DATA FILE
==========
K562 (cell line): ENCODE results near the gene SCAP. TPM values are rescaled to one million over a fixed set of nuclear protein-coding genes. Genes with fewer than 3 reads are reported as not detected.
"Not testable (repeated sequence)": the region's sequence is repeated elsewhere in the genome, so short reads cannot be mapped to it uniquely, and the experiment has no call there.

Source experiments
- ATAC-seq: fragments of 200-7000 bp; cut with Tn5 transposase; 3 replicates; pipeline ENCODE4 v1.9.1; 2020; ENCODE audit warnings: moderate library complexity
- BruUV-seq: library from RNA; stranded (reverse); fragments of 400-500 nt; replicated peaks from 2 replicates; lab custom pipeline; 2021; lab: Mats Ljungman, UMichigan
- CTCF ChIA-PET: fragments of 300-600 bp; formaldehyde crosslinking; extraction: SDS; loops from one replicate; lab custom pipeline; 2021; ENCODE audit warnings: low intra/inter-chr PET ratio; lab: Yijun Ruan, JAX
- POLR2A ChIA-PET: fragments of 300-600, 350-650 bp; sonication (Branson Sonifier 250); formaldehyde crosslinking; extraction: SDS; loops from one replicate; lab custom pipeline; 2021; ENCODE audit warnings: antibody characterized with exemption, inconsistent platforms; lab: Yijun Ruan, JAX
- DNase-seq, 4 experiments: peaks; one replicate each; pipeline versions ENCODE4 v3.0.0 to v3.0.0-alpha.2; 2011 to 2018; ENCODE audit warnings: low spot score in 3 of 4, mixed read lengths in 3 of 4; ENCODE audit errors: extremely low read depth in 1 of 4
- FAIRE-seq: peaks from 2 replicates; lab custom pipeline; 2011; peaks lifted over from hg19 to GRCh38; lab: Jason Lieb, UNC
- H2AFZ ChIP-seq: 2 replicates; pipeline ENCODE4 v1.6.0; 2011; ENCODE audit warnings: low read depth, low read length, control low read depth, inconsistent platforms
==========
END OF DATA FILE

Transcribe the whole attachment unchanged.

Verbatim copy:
K562 (cell line): ENCODE results near the gene SCAP. TPM values are rescaled to one million over a fixed set of nuclear protein-coding genes. Genes with fewer than 3 reads are reported as not detected.
"Not testable (repeated sequence)": the region's sequence is repeated elsewhere in the genome, so short reads cannot be mapped to it uniquely, and the experiment has no call there.

Source experiments
- ATAC-seq: fragments of 200-7000 bp; cut with Tn5 transposase; 3 replicates; pipeline ENCODE4 v1.9.1; 2020; ENCODE audit warnings: moderate library complexity
- BruUV-seq: library from RNA; stranded (reverse); fragments of 400-500 nt; replicated peaks from 2 replicates; lab custom pipeline; 2021; lab: Mats Ljungman, UMichigan
- CTCF ChIA-PET: fragments of 300-600 bp; formaldehyde crosslinking; extraction: SDS; loops from one replicate; lab custom pipeline; 2021; ENCODE audit warnings: low intra/inter-chr PET ratio; lab: Yijun Ruan, JAX
- POLR2A ChIA-PET: fragments of 300-600, 350-650 bp; sonication (Branson Sonifier 250); formaldehyde crosslinking; extraction: SDS; loops from one replicate; lab custom pipeline; 2021; ENCODE audit warnings: antibody characterized with exemption, inconsistent platforms; lab: Yijun Ruan, JAX
- DNase-seq, 4 experiments: peaks; one replicate each; pipeline versions ENCODE4 v3.0.0 to v3.0.0-alpha.2; 2011 to 2018; ENCODE audit warnings: low spot score in 3 of 4, mixed read lengths in 3 of 4; ENCODE audit errors: extremely low read depth in 1 of 4
- FAIRE-seq: peaks from 2 replicates; lab custom pipeline; 2011; peaks lifted over from hg19 to GRCh38; lab: Jason Lieb, UNC
- H2AFZ ChIP-seq: 2 replicates; pipeline ENCODE4 v1.6.0; 2011; ENCODE audit warnings: low read depth, low read length, control low read depth, inconsistent platforms